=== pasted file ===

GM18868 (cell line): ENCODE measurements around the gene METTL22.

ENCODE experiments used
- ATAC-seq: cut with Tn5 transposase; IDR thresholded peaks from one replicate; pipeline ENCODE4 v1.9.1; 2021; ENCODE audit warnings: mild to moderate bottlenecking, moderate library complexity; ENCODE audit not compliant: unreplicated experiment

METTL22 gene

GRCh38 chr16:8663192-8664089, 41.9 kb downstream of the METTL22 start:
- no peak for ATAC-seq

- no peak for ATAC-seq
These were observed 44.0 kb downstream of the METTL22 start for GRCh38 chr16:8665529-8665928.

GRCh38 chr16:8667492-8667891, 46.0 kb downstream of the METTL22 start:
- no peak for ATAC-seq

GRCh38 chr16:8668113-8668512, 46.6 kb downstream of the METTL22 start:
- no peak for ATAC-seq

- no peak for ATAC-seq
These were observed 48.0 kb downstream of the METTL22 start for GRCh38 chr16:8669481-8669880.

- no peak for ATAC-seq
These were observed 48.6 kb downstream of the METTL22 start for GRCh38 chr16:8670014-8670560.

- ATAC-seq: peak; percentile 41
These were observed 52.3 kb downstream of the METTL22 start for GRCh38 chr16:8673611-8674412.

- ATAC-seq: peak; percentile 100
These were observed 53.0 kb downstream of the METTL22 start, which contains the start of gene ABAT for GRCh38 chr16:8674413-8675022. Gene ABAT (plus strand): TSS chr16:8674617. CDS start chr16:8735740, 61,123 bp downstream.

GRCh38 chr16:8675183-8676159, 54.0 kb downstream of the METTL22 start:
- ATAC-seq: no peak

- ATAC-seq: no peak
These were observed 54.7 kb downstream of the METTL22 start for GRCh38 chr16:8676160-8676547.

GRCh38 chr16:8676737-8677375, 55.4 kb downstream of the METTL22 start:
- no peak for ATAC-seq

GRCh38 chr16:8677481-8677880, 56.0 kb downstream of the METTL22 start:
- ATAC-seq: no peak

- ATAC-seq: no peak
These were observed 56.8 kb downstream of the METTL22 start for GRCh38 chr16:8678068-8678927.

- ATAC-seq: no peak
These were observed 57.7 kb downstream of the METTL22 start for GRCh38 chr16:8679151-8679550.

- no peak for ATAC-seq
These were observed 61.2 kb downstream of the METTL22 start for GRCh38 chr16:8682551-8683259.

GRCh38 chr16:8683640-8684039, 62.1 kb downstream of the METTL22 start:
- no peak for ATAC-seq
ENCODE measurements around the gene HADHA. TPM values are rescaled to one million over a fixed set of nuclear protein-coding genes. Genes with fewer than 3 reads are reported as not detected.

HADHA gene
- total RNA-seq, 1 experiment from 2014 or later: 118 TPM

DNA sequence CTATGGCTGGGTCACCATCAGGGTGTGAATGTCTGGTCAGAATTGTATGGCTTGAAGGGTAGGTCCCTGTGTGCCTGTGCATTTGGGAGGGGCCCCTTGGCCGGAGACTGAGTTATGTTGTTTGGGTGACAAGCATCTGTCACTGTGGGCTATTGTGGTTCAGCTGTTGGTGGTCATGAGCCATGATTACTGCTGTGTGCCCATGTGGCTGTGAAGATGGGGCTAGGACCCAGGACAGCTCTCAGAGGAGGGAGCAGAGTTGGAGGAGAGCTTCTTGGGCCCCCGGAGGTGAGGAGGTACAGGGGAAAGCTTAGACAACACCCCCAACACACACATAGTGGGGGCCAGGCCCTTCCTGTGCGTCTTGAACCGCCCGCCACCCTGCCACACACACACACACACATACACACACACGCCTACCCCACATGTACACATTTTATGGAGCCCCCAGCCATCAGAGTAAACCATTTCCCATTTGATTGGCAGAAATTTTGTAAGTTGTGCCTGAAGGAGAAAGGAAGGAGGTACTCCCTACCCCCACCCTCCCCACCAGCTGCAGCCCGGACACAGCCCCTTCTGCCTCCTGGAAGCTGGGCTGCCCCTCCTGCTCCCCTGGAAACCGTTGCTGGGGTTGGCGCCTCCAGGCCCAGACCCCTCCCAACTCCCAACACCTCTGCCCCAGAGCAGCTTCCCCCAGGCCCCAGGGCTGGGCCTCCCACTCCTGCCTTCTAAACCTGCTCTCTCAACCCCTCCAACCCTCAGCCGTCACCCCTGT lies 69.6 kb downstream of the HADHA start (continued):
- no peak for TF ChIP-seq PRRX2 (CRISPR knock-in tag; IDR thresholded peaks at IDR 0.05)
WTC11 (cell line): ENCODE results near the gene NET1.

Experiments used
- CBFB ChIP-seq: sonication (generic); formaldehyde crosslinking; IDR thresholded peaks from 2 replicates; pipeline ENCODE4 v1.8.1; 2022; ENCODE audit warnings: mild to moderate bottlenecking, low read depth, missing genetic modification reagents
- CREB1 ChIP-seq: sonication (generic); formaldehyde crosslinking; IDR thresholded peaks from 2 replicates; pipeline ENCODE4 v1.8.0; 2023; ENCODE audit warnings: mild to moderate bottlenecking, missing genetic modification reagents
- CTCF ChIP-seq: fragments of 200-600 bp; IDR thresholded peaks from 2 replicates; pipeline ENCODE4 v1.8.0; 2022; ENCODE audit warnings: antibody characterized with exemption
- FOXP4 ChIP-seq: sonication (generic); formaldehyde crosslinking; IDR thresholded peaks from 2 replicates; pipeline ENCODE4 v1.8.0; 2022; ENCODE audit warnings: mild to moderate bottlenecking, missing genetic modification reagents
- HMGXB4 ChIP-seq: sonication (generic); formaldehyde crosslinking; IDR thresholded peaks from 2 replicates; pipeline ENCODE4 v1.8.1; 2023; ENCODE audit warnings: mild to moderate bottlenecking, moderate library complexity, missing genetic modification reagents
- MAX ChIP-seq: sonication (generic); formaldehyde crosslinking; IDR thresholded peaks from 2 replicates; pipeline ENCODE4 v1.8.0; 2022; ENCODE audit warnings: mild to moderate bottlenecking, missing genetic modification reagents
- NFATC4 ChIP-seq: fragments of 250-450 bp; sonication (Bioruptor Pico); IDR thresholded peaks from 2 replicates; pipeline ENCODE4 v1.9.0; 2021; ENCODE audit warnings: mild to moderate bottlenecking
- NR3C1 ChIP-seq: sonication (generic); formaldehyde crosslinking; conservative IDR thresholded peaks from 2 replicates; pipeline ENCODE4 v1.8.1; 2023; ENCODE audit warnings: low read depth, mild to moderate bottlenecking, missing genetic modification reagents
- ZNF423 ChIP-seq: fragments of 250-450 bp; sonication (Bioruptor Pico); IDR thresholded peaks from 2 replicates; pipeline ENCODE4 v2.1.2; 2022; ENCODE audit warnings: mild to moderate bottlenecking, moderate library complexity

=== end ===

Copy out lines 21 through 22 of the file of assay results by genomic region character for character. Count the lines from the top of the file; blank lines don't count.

GRCh38 chr16:8675183-8676159, 54.0 kb downstream of the METTL22 start:
- ATAC-seq: no peak